Clinical Question: How risky is a trial of labor after cesarean delivery for uterine rupture and other patient-oriented outcomes?
Setting: Various (meta-analysis)
Study Design: Meta-analysis (other)
Synopsis: In this skillfully performed evidence review that was conducted for the Agency for Healthcare Research and Quality, investigators evaluated the risk of uterine rupture, and maternal and perinatal consequences of uterine rupture, in women who choose trial of labor or elective repeat cesarean section after a previous cesarean delivery. Included were 21 cohort and case-control studies of at least fair quality. No randomized controlled trials were available. Studies based on International Classification of Diseases, 9th rev. codes in administrative data sets were specifically excluded because of the poor diagnostic accuracy of such data. The incidence of symptomatic uterine rupture was 3.8 per 1,000 patients in the trial of labor groups and 1.1 per 1,000 in the elective repeat cesarean section groups, or an additional 2.7 ruptures per 1,000 patients (95 percent confidence interval [CI], 0.73 to 4.73; number needed to treat to harm [NNTH] = 370).
Overall, six perinatal deaths were reported in 74 symptomatic ruptures, or 1.4 perinatal deaths per 10,000 trials of labor (95 percent CI, zero to 9.8; NNTH = 7,143). There were seven hysterectomies in 60 women with symptomatic rupture among women who chose trial of labor, or 3.4 hysterectomies per 10,000 trials of labor (95 percent CI, zero to 12.6; NNTH = 2,941), and no significant difference in hysterectomy rates overall. No maternal deaths were reported, and there was no difference in the incidence of asymptomatic uterine rupture. Oxytocin was associated with a two- to fourfold increase in the risk of uterine rupture in two case-control studies, but the use of oxytocin or prostaglandin was not associated with increased risk of uterine rupture in prospective cohort studies.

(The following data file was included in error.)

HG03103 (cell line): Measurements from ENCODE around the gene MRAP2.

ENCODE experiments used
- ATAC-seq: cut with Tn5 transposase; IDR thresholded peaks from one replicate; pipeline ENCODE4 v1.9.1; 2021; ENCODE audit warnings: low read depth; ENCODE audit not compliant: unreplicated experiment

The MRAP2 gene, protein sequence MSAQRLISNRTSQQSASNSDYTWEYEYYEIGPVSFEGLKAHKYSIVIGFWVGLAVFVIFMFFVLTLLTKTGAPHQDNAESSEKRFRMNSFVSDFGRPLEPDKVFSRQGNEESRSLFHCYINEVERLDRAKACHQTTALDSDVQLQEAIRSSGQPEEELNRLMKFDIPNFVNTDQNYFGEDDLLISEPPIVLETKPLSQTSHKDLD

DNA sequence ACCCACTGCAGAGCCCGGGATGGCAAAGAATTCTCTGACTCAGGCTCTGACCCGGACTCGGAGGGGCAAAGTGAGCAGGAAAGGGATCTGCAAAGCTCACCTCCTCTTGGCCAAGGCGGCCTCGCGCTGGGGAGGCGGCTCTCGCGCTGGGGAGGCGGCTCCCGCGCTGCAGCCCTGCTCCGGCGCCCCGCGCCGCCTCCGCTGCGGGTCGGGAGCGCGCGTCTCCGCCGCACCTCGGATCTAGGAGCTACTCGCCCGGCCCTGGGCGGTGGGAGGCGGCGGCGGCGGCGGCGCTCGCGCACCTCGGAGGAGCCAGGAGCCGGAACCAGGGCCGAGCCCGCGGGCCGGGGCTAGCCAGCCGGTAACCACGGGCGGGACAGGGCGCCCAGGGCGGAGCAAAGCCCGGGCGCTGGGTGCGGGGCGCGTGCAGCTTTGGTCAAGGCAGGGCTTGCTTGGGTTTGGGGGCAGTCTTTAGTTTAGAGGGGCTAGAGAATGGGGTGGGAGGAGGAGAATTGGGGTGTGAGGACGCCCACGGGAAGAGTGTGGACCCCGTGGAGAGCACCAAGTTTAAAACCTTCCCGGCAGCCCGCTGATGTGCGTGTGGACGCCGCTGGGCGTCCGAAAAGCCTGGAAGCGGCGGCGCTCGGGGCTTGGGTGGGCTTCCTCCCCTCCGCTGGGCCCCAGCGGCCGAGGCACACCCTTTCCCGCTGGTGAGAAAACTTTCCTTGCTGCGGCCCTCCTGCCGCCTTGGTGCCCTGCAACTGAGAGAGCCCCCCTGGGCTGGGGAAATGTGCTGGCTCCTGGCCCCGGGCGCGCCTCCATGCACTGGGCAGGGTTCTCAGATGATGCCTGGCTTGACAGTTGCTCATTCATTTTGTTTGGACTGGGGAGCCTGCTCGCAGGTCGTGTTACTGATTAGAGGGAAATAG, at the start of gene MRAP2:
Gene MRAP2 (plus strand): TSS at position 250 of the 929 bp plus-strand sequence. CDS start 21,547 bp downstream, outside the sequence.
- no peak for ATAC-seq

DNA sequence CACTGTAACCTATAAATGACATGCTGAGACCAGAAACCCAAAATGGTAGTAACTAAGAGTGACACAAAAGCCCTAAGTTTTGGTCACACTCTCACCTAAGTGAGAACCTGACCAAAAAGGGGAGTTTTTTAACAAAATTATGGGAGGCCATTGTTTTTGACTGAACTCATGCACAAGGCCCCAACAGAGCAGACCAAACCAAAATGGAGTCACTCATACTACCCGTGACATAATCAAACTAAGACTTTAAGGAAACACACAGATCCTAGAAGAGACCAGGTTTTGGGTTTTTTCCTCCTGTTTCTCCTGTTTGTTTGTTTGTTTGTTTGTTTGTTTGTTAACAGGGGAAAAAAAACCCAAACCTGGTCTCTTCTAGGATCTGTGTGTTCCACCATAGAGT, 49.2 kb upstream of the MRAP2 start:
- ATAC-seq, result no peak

Bottom Line: Based on the best research, as compared with trial of labor, approximately 370 elective repeat cesarean sections would have to be performed to avoid one symptomatic uterine rupture. More than 7,000 elective repeat cesarean sections would be needed to prevent one perinatal death associated with uterine rupture, and almost 3,000 elective repeat cesearean sections would be needed to prevent one hysterectomy. No maternal deaths occurred among women who chose trial of labor or elective repeat cesarean section in the studies included in this review. There is insufficient evidence to judge whether induction of labor with oxytocin or prostaglandins increases the risk of symptomatic uterine rupture. This information should be included in the consent process for women who must choose between trial of labor and elective repeat cesarean section. (Level of Evidence: 2a)